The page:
Kicking Against the Goads
What did Jesus mean when he said the following words to Saul on the road to Damascus? “Saul, Saul, why are you persecuting me? It is hard for you to kick against the goads.” (Acts 26:14).
The usual explanation is that Paul was experiencing pricks of conscience because of what happened to Stephen. Something Stephen said in his defense got through to Saul and he had nagging feelings at the back of his mind. The idea of a goad is a stick used to direct an animal and several lexicons state that the term “kick against the goads” is idiomatic for exactly that. It’s as if Jesus was working in Saul’s life to goad him into accepting the truth. There is merit to that explanation, but there may be something else going on here as well.
The word for “goads” is used in Revelation 9:10 for the sting of a scorpion. That’s why in the KJV it is translated in Acts 26 as “pricks” instead of “goads”. The word also has the meaning of the sting or claws of an animal and Aristotle, for example, used the word that way extensively in his zoological writings. What’s also intriguing is the word “kick” has the idea of striking with the heel of the foot. Therefore, we have an interesting Bible echo in our minds, because where else do we have someone striking with the heel against the sting of an animal? The word for “goads” is used in Revelation 9:10 for the sting of a scorpionWhen the serpent was addressed in Genesis 3:15 we read the famous words “I will put enmity between you and the woman, and between your offspring and her offspring; he shall bruise your head, and you shall bruise his heel.” The imagery is of a man being attacked by a snake, being bitten by him on the heel but striking him on the head in the same action, all pointing forward ultimately to Jesus’ destruction of sin through his death. However, if this is what Jesus was echoing to Saul the scenario is the wrong way around. Saul was the serpent, not the seed of the woman. Why would Jesus say he was the one striking the serpent with his heel? The echo is ironic. Saul thought he was the seed of the woman, stamping out this new Christian movement which he regarded as the seed of the serpent. What he’s going to learn, however, is that things were entirely the opposite.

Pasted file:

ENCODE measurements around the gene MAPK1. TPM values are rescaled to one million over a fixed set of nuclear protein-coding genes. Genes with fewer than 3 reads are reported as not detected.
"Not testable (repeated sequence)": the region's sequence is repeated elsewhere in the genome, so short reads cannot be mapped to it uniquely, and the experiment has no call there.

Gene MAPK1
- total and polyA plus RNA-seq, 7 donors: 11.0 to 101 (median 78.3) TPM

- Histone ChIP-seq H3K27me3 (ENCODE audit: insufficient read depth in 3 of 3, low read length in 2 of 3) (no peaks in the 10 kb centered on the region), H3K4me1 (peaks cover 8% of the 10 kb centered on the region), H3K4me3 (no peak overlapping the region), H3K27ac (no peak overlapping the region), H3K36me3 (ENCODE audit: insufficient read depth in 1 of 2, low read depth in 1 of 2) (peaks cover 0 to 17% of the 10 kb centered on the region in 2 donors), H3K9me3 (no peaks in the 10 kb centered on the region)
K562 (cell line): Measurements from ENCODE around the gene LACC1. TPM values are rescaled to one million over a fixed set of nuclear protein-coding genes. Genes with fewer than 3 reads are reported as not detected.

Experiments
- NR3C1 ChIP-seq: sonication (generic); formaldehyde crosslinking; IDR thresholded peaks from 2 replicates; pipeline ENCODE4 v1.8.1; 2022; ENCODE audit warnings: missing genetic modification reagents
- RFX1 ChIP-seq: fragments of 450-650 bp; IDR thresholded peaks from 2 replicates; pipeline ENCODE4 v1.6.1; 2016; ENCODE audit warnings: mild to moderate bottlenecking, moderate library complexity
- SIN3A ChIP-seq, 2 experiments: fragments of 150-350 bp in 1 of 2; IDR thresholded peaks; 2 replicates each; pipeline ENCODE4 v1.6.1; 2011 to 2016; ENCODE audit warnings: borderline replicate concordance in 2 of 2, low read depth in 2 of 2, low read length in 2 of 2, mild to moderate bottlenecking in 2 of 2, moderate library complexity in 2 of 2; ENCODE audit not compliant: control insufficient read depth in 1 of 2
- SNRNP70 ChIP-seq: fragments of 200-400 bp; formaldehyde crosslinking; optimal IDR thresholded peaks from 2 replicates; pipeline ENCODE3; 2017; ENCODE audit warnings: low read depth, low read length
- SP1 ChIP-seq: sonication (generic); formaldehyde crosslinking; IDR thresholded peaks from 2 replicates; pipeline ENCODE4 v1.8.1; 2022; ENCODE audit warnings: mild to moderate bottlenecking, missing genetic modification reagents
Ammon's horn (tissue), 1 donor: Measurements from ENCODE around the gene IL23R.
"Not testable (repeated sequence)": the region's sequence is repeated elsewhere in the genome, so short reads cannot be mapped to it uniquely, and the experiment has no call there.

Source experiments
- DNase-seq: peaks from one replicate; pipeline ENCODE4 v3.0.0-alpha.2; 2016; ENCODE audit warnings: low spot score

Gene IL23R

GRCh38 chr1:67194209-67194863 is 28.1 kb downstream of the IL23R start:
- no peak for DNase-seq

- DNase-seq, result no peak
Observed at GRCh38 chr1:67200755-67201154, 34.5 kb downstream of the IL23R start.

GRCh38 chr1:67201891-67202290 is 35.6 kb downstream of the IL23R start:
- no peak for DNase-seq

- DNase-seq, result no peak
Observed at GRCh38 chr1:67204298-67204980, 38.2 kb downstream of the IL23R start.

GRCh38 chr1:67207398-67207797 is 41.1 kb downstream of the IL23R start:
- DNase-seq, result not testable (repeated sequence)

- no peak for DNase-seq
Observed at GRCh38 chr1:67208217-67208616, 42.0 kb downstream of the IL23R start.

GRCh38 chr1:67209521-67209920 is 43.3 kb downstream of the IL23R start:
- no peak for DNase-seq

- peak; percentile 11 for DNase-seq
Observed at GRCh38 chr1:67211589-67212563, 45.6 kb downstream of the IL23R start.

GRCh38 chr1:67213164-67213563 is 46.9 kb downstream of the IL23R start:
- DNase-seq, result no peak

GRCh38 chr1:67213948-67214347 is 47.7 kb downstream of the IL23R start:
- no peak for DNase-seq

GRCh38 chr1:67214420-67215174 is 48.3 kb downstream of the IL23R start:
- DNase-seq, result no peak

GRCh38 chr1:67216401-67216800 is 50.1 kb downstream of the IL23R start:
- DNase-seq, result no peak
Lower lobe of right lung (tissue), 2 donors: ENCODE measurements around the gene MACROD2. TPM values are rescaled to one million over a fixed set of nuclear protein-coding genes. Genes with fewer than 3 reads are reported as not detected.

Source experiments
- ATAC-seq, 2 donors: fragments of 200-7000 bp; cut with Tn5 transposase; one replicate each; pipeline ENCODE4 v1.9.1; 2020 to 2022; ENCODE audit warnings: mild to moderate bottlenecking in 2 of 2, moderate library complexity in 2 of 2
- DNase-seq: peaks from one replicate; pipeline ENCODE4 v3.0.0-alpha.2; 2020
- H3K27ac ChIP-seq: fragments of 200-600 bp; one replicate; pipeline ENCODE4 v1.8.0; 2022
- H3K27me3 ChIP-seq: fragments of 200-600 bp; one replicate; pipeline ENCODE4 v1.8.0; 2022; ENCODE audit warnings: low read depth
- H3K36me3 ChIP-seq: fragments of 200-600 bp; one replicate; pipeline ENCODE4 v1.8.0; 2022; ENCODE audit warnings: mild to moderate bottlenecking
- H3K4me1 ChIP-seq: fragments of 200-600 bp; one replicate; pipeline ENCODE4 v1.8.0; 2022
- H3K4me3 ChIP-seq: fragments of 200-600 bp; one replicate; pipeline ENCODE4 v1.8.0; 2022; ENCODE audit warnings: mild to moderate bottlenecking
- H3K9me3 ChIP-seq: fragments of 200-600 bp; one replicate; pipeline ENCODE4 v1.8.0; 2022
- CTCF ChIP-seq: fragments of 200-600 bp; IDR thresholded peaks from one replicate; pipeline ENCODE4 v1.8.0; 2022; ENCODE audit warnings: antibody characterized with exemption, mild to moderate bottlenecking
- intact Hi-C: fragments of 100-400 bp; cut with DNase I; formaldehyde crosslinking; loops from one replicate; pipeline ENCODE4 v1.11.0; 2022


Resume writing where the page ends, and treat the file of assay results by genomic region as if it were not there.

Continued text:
Perhaps Saul was thinking back to Jesus’ words when he wrote 1 Corinthians 15, the resurrection chapter. What Saul learned on the road to Damascus was that Jesus of Nazareth had conquered death, described by him in verse 26 as “the last enemy to be destroyed”. Later in the chapter he uses the same word for “goads”, which is the only other times it’s used, in relation to the resurrection from the dead –
Saul of Tarsus had been involved in a religion that was based on law and caused him to sin by persecuting believers and putting them to death. He was the one with the sting! The “saying that is written” here is a quotation from Hosea 13:14 –
The context is about Saul’s namesake, referring to the time when the people asked for a king – “’Give me a king and princes’? I have you a king in my anger” (v.10-11). The two men named Saul are very similar, both persecuting those they thought were the seed of the serpent, and both putting to death the innocent. But as Hosea says “O Sheol, where is your sting?” The word “Sheol” (grave) in Hebrew is spelled exactly the same as the name Saul. It’s as if Saul represent the “power of Sheol”. He thought he was stamping out the seed of the serpent but instead was putting to death the innocent.
What Saul learned on the road to Damascus was that he was actually the apostasy he was trying to stop. In effect he was persecuting his Messiah. In Acts 26:14 Jesus begins by saying, “Saul, Saul, why are you persecuting me?” The power of Sheol – death – was chasing after Christ and his followers, but by conquering the power of the grave our Lord had the victory. And as that section in 1 Corinthians 15 ends, “But thanks be to God, who gives us the victory through our Lord Jesus Christ.”
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